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Musings From Abroad

Minerals, export market in view as South Korea’s Yoon hosts Africa summit



South Korea is hosting a meeting this week with the presidents of 48 countries, and at the top of its agenda is aiding Africa’s industrial infrastructure and digital transformation, citing the continent’s abundant mineral riches and potential as a massive export market.

According to Kim Tae-hyo, deputy national security adviser to President Yoon Suk Yeol, “cooperation with Africa is not a choice but a necessity” and Africa is a “crucial partner” for South Korea to develop its economic advancements.

There are 48 national delegations present at the summit on Tuesday, including at least 30 heads of state. According to Yoon’s office, a joint statement will be released by Yoon and President Mohamed Ould Ghazouani of Mauritania, who is the chair of the African Union.

Business leaders from South Korea are organizing a business forum on investment, industrial development, and food security this Wednesday. “Africa’s strategic importance has never been greater,” Kim said.


Leading semiconductor manufacturers and the world’s fifth-largest automaker, which is pushing for electrification, are based in South Korea, which is also one of the biggest energy consumers in the world. According to Yoon’s office, collaboration with Africa is essential since it provides 30% of the world’s essential minerals, such as manganese, cobalt, and chrome.

Yoon has been meeting with the leaders of Tanzania, Ethiopia, and Sierra Leone since Friday. On Monday, he is expected to meet individually with the leaders of Zimbabwe, Togo, Rwanda, and Mozambique.

In the meantime, Ethiopia inked a $1 billion finance agreement over four years for infrastructure, science and technology, health, and urban development, while Tanzania announced that it would borrow $2.5 billion through concessional loans from South Korea over the next five years.

Reaching out with offers to assist with digital transformation and industrial infrastructure, South Korea is attempting to get a foothold in a massive and rapidly expanding market that is home to 1.4 billion people, most of whom are under 25.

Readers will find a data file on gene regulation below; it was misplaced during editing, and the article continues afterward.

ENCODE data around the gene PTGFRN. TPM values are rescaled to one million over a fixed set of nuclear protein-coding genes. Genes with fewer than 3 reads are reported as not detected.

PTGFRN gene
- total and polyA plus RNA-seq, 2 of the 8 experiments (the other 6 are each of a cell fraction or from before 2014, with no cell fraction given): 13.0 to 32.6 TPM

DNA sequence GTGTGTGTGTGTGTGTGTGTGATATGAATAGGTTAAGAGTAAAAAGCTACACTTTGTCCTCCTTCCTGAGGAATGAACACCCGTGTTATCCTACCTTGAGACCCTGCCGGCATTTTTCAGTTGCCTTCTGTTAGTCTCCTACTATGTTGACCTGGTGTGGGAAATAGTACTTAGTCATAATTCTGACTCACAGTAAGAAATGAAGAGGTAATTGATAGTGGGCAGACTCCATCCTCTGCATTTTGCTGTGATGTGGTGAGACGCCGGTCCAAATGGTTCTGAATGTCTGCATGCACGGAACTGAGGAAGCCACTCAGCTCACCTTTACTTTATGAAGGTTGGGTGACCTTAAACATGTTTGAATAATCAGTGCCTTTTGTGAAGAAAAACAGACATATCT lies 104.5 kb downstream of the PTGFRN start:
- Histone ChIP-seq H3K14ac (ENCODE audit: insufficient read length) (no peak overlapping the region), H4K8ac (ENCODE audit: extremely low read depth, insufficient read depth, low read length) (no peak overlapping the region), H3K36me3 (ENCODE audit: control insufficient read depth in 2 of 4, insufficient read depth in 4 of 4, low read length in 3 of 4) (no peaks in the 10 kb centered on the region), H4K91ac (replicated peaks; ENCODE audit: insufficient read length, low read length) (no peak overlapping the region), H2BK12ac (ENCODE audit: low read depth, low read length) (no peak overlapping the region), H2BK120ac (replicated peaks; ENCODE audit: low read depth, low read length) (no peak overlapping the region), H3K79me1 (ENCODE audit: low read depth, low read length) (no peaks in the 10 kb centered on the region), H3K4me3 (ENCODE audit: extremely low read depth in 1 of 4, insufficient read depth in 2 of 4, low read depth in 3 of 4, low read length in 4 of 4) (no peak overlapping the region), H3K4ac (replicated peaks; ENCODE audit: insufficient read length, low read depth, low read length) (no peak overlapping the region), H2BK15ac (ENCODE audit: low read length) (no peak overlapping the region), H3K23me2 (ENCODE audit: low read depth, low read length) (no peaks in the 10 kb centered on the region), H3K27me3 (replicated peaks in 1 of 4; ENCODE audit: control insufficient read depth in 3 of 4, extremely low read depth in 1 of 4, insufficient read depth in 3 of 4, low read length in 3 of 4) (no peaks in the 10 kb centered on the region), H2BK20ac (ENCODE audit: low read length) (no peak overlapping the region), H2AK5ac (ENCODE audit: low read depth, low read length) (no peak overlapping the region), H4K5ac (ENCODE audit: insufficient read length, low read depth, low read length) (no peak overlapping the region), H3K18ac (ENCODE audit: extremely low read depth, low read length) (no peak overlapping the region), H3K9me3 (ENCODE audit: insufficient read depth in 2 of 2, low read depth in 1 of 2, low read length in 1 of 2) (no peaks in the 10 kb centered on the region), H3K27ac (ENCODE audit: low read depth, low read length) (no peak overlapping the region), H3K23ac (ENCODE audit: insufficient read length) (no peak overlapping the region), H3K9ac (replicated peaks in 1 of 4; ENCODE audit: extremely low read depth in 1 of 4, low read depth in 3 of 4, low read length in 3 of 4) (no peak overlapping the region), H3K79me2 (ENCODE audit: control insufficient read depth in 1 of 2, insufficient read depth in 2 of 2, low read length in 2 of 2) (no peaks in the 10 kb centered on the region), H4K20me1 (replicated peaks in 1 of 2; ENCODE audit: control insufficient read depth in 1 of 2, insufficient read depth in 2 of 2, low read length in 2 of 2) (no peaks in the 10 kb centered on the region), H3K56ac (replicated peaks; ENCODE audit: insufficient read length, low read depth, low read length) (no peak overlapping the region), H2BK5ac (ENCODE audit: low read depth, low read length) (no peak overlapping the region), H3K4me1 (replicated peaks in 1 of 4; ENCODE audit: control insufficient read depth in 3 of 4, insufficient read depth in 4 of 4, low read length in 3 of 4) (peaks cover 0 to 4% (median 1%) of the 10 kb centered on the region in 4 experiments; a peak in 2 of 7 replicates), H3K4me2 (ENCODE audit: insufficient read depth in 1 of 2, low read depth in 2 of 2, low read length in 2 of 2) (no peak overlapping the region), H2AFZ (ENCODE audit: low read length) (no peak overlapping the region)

Several nations are anticipated to sign agreements meant to create the framework for trade and investment, which will assist in creating the administrative framework for increased trade freedom and sophisticated customs administration, according to Kim.

Plans for collaboration on climate change measures and assistance with agricultural technologies are also on the table.

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Musings From Abroad

UN joins Sudan’s warring sides with Israel, Hamas in global list of child rights violators



The United Nations Secretary-General, Antonio Guterres, on Wednesday, added the Palestinian militant groups Hamas and Islamic Jihad, the Israeli armed forces, and the warring parties in Sudan to an annual global list of entities that violate children’s rights and are responsible for the deaths and injuries of children in 2023.

In a report to the U.N. Security Council, Guterres also denounced Hamas and Islamic Jihad for kidnapping children and the armed forces of Israel and Sudan for targeting hospitals and schools.

In addition, the paramilitary Rapid Support Forces—which have been engaged in combat with the Sudanese military since April of last year—were accused of raping and abusing minors, targeting hospitals and schools, and recruiting and exploiting youngsters.

Last year, a civil war broke out in Sudan between the Sudanese Army (SAF) and the rebel Rapid Support Forces (RSF) which has caused the biggest refugee crisis in the history of the world. In the past few days, the U.N. has been worried that the RSF might soon attack al-Fashir in Sudan’s North Darfur area.

Six serious violations are covered in the study, which was put together by Virginia Gamba, Guterres’ envoy for children and armed conflict. These include attacks on hospitals and schools, sexual assault, kidnapping, recruitment and usage, and killing and maiming.